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Regular exercise can help you adapt to the changes your body is going through during pregnancy. Exercising may help you relax, and it gets you ready for labor and delivery. Talk to your health care provider about the kinds of activities you can do. Then go ahead and enjoy them.
Even if you didn’t exercise before pregnancy, it is not too late to start. Choose an activity that you like and that fits your lifestyle. Begin slowly and build up a little at a time. Be sure to check with your doctor before starting any exercise program. The following tips may help you get started:
Choose a time and place to exercise each day.
Wear loose-fitting clothes and comfortable athletic shoes.
Stretch before and after you exercise. (Be sure to stretch slowly and to hold stretches for 30 to 40 seconds.)
Unless your doctor says otherwise, try to exercise for 30 minutes or more most days of the week.
Overall conditioning, such as swimming, bicycling, or walking, is especially beneficial.
Aerobics and exercises that increase your pulse rate help condition your body and strengthen your heart. Ask about special prenatal aerobics classes.
These tips will help you have a safe, healthy workout:
Stay cool. Stop exercising if you feel overheated.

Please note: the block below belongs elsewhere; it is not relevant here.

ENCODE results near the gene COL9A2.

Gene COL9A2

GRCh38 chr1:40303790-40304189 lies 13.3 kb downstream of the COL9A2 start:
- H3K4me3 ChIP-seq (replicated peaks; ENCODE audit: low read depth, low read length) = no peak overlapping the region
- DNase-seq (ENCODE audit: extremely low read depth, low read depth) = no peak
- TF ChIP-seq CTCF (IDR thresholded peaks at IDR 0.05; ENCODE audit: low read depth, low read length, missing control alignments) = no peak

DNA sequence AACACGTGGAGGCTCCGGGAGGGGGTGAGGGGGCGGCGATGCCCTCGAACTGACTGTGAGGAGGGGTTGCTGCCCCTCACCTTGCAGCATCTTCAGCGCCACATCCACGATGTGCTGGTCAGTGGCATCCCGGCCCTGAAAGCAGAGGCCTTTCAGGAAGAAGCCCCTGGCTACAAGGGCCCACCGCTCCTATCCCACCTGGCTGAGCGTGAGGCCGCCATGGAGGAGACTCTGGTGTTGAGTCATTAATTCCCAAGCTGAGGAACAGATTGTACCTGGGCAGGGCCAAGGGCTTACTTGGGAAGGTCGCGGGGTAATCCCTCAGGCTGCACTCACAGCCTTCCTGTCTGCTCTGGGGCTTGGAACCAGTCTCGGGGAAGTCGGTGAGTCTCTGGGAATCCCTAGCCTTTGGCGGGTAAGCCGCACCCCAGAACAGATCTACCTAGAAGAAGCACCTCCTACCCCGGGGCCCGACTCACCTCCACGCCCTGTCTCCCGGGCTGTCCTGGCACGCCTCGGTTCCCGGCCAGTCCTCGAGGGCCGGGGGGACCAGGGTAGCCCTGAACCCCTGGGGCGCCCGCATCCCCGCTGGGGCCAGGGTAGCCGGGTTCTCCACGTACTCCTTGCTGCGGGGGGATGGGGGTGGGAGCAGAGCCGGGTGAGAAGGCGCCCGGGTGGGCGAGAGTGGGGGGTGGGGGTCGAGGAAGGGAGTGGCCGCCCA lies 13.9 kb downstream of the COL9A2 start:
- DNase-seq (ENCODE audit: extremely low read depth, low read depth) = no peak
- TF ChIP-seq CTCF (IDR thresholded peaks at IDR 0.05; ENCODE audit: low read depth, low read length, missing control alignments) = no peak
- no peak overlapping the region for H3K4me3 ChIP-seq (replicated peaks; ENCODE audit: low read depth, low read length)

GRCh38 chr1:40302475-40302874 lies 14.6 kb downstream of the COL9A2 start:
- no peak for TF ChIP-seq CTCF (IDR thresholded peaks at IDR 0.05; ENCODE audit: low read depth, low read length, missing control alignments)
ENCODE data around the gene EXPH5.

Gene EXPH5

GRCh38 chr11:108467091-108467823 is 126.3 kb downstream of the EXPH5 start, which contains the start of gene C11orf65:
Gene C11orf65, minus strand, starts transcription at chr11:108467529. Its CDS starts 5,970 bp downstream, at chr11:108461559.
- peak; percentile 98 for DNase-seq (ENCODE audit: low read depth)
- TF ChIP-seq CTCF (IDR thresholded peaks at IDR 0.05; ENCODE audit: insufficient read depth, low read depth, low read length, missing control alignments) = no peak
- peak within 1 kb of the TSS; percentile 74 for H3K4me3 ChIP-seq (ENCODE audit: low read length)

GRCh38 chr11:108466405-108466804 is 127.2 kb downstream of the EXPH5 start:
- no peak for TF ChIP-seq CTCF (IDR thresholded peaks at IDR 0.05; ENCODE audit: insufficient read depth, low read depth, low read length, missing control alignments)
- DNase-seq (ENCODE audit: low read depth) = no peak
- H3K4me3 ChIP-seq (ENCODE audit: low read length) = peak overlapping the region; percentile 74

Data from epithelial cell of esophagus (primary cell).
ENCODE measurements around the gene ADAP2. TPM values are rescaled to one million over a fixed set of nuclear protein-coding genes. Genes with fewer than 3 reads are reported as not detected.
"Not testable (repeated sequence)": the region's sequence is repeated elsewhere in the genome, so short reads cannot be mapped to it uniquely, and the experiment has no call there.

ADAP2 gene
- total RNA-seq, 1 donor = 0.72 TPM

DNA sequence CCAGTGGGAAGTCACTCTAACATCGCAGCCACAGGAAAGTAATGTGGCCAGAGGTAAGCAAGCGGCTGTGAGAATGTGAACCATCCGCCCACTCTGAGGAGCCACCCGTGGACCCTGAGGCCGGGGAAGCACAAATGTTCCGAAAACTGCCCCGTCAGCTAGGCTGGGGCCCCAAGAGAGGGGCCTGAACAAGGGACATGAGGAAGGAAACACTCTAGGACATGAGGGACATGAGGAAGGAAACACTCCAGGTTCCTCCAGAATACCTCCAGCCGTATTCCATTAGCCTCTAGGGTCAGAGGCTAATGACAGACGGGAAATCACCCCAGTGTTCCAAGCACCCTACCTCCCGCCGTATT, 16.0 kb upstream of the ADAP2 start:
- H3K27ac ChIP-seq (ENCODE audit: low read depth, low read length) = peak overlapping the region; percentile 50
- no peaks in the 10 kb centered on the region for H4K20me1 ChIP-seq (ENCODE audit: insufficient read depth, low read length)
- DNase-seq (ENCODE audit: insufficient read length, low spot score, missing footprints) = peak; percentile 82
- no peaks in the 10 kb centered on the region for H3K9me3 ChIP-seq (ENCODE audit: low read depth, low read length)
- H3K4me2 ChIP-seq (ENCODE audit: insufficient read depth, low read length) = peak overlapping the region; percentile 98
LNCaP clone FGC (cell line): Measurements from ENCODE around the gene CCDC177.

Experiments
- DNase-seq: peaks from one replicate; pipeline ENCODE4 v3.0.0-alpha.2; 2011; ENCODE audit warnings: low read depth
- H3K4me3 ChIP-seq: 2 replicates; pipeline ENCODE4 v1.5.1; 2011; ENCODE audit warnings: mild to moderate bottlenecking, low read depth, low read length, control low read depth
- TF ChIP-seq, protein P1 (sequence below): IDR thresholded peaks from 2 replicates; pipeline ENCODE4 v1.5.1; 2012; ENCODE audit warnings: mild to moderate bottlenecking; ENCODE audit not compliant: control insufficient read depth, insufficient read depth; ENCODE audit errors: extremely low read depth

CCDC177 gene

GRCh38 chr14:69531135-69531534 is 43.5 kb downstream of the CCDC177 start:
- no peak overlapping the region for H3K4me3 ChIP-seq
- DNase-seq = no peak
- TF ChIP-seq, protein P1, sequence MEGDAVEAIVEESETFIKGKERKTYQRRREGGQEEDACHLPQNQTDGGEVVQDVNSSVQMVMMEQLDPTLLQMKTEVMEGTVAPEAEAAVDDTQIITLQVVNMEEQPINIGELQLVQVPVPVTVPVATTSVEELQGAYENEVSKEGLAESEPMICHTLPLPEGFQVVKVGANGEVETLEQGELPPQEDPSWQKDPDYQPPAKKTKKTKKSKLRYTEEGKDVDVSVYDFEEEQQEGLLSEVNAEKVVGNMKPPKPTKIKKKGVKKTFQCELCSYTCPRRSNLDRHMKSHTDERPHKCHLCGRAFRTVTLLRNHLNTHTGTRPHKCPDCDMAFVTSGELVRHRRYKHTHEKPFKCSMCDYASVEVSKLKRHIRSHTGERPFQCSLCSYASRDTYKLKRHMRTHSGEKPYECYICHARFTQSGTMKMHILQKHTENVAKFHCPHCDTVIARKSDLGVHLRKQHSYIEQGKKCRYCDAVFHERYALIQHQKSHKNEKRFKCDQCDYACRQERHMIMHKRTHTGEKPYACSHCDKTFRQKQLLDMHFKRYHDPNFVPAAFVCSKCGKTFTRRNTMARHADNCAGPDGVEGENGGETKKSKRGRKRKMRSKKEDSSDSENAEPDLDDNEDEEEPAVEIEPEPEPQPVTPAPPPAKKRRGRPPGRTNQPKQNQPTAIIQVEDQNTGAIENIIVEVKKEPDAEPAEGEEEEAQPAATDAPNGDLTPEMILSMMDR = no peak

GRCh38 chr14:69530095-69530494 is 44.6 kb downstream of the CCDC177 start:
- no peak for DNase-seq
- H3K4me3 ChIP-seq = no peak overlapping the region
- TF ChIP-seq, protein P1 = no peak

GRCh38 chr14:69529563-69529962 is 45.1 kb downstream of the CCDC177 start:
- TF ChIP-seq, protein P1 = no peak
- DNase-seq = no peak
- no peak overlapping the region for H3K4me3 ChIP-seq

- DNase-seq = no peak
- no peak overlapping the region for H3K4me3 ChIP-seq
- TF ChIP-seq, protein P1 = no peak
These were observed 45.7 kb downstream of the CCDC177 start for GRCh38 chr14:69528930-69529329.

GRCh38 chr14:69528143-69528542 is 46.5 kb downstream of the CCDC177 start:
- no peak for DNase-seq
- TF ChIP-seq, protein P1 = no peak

Slow down if you’re out of breath. If you can’t talk during exercise, lower the intensity of the workout.
Monitor the intensity of your workout. Only do moderate-intensity (not strenuous) exercise.
Stay off your back. Lying on your back can decrease blood flow to your baby.
Drink water before, during and after your workout.
Eat 300 extra calories a day. A light snack before and after you exercise will help keep your energy up.
Avoid activities requiring balancing skills later in pregnancy.
Kegel exercises strengthen the pelvic floor muscles used in childbirth. These muscles are the same ones used to stop the flow of urine. Do Kegel exercises daily.
Squeeze your pelvic floor muscles for a count of three.
Relax, then squeeze again.
Repeat 10-15 times in a row at least 3 times a day.
You can do Kegel exercises anytime and anywhere.
No matter what other exercise you do, try to walk whenever you can.
If you’re working all day, take a lunchtime walk in the park with a friend.
When you shop, park away from the store entrance and walk the extra distance.
Take the stairs instead of the elevator.
Shortness of breath before starting exercise
Dizziness or feeling faint
Decreased fetal movement
Calf pain or swelling
Fluid leaking from the vagina
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